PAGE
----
The unions also expressed shock over of Governor Yahaya Bello’s pronouncement that the government had borrowed N10 billion to pay salary arrears.
“It is evident that the state government collected over N6 billion Paris Club refund in addition to the monthly allocations of October and November 2017.
“The total sum ordinarily could have been enough to pay full salary to all categories of staff going by the wage bill of N2.6 billion presented by the state government.”
The organised labour described the governor’s pronouncement that workers had been paid up to December 2017 as “mere political statement that could not be justified’’.
In Taraba, NAN survey also showed that some workers had received their salaries up to December 2017 while others were still being owed many months in salary arrears.
Members of the Taraba Football Club were said to be owed between 15 and 19 months’ salary arrears while local government workers were being owed between two and 10 months’ salaries.
Also affected are the state’s pensioners, whose Chairman, Hassan Abubakar, said that his members were owed gratuities totalling N14.9 billion.
“The state government owes its pensioners N9 billion, while local government pensioners are owed N5.9 billion in gratuities.”
Meanwhile, the state government was said to have received N6.8 billion as the second tranche of the Paris club refund.
Conversely, in Plateau, the state Chairman of the Nigeria Labour Congress, Jibrin Bancir, confirmed that the state government was not owing any worker.
“All civil servants have been paid up to December. Pensioners have also been fully paid.
“The only issue in the state is that of gratuities; those who have retired have yet to receive their gratuities and that is what we are working to see that it is addressed.
“We have been assured that the situation will soon be addressed,” he said.
The Plateau Head of Service, Izam Azi, who spoke with NAN, said that the government “will never play with the welfare of its workers”.
“The workers are our backbone and our priority; we shall not play with their welfare,” he said.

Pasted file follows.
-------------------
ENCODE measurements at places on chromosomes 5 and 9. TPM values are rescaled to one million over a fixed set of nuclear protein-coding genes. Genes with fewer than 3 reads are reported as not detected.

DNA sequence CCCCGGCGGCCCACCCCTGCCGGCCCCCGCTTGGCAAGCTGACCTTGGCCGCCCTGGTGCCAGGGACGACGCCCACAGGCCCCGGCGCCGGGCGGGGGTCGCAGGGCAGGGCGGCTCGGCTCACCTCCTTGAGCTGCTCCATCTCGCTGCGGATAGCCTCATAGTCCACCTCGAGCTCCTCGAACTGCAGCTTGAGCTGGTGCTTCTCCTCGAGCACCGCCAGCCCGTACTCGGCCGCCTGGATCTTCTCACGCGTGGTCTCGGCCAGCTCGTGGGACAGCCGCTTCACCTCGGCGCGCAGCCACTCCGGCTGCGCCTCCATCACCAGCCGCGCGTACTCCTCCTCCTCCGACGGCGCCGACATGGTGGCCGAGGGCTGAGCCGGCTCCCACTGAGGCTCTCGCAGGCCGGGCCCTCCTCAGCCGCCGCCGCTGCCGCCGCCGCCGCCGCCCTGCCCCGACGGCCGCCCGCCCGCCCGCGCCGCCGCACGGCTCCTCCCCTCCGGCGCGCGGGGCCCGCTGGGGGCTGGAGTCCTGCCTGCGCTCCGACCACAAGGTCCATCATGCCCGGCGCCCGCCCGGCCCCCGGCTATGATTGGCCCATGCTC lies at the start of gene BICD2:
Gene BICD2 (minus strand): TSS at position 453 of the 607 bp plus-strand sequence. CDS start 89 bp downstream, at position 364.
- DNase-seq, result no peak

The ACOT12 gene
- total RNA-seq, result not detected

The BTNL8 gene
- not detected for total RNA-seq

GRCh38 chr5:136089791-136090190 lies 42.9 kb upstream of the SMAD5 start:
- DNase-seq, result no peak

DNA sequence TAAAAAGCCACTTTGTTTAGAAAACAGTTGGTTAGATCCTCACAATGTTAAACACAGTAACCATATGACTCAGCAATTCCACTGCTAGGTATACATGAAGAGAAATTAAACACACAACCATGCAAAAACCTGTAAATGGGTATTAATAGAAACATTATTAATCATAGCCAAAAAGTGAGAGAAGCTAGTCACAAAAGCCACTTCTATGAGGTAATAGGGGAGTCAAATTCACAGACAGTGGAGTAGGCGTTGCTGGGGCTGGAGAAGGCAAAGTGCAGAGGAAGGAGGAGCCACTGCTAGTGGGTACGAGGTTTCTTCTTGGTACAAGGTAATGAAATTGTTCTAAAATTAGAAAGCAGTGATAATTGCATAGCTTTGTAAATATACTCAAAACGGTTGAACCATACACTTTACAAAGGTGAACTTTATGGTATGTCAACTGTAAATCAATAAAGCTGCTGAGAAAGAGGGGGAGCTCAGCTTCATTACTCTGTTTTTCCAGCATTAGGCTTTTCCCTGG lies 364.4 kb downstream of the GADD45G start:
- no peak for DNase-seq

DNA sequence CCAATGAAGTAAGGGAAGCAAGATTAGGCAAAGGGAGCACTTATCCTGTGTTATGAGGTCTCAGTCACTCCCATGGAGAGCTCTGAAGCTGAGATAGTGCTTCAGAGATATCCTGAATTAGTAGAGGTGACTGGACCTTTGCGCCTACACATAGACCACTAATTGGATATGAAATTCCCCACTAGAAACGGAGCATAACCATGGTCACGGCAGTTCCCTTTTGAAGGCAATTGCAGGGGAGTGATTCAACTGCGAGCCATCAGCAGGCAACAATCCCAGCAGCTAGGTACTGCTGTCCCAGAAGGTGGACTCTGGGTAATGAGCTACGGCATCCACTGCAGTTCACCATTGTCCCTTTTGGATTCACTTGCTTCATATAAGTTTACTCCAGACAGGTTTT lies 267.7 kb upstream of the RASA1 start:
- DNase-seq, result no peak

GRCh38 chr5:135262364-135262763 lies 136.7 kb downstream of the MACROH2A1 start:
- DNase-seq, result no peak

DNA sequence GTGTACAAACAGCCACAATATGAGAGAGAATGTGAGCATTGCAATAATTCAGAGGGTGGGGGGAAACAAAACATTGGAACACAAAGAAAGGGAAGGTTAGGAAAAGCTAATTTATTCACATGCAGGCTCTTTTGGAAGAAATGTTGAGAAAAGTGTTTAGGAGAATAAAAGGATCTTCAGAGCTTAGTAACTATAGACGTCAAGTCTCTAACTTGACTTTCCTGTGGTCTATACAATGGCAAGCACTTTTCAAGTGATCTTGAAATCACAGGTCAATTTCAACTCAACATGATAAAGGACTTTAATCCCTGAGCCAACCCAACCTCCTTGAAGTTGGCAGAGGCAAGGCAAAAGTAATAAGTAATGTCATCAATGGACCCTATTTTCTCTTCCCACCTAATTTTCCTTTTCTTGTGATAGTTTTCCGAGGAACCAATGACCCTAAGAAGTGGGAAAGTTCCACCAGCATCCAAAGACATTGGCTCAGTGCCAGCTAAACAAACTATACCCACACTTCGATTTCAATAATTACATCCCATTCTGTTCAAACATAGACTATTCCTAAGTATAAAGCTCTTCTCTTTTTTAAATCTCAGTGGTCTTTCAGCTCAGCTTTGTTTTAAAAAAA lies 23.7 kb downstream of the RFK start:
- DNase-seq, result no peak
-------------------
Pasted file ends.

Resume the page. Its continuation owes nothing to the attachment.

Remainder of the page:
In Nasarawa State, Abdullahi Adeka, the state Chairman of the Nigeria Labour Congress, NLC, said that civil servants were being owed only one month salary arrears.
Mr. Adeka told NAN that staff salaries March 2017 was outstanding.
He also explained disclosed that some workers, who participated in the industrial action called by the NLC last year, were not paid for two months as the state government invoked the “no work, no pay” policy.
He, however, said the labour union was negotiating with the government to resolve the matter.
The labour leader further said that local government workers were being owed arrears of percentages on their salaries since October 2015.
Commenting on the issue, Haruna Osegba, the state Commissioner for Local Government and Chieftaincy Affairs, attributed the situation to paucity of funds occasioned by the recession.
He explained that stakeholders, including labour, met and agreed that instead of allowing salaries to pile up due to lean resources; workers should be paid in percentages pending when the economy improved.
According to him, local government workers were initially being paid between 50 per cent and 70 per cent of their salaries.
He said that the payment had increased to between 65 per cent and 85 per cent due to the recent improvement in the revenue inflow from the Federation Account.
Mr. Osegba maintained that part of the Paris Club refund was being used to augment salaries of local government workers monthly as instructed by the federal government.
He said that government was working assiduously to end the percentage payment of salaries and also clear the backlog of percentage arrears.
Meanwhile, the state’s Accountant- General, Zaka Yakubu, confirmed that the state government received the sum of N4.5 billion from the Federal Government in November 2017 as the last tranche of the Paris Club loan refund.
Mr. Yakubu said that N2.9 billion from the amount was for the state, while local government got N1.6 billion.